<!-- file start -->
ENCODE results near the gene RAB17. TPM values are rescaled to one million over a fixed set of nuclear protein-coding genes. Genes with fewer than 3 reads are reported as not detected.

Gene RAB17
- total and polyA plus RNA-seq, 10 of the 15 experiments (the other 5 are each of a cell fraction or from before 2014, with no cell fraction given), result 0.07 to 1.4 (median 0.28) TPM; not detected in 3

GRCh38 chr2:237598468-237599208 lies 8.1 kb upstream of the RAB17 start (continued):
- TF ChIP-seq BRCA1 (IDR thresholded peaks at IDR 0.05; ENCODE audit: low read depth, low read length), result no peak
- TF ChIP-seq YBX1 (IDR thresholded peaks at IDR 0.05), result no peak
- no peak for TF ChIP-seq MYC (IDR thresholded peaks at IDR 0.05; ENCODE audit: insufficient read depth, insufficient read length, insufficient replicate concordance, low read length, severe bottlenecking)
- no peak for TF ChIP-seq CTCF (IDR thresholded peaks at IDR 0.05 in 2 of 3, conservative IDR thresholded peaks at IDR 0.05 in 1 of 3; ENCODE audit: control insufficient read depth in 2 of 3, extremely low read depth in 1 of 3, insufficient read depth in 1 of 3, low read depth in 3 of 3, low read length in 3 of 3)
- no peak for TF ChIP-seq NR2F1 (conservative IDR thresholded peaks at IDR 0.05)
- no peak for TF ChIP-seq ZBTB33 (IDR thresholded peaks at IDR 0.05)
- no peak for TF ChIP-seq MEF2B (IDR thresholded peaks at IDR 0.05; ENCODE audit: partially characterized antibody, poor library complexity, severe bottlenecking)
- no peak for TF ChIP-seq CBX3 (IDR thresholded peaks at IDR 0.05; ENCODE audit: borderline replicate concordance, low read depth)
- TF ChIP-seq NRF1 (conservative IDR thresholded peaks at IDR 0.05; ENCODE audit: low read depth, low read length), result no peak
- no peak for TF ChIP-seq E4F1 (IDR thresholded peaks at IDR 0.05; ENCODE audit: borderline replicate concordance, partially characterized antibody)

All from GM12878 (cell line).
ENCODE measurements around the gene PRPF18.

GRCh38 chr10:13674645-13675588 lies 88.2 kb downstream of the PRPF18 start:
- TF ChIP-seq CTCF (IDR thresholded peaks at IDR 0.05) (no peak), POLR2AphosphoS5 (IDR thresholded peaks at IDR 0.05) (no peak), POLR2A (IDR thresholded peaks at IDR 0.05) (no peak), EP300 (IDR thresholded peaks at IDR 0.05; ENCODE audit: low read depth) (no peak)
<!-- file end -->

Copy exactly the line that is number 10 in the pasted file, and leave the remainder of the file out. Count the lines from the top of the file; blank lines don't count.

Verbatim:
- no peak for TF ChIP-seq ZBTB33 (IDR thresholded peaks at IDR 0.05)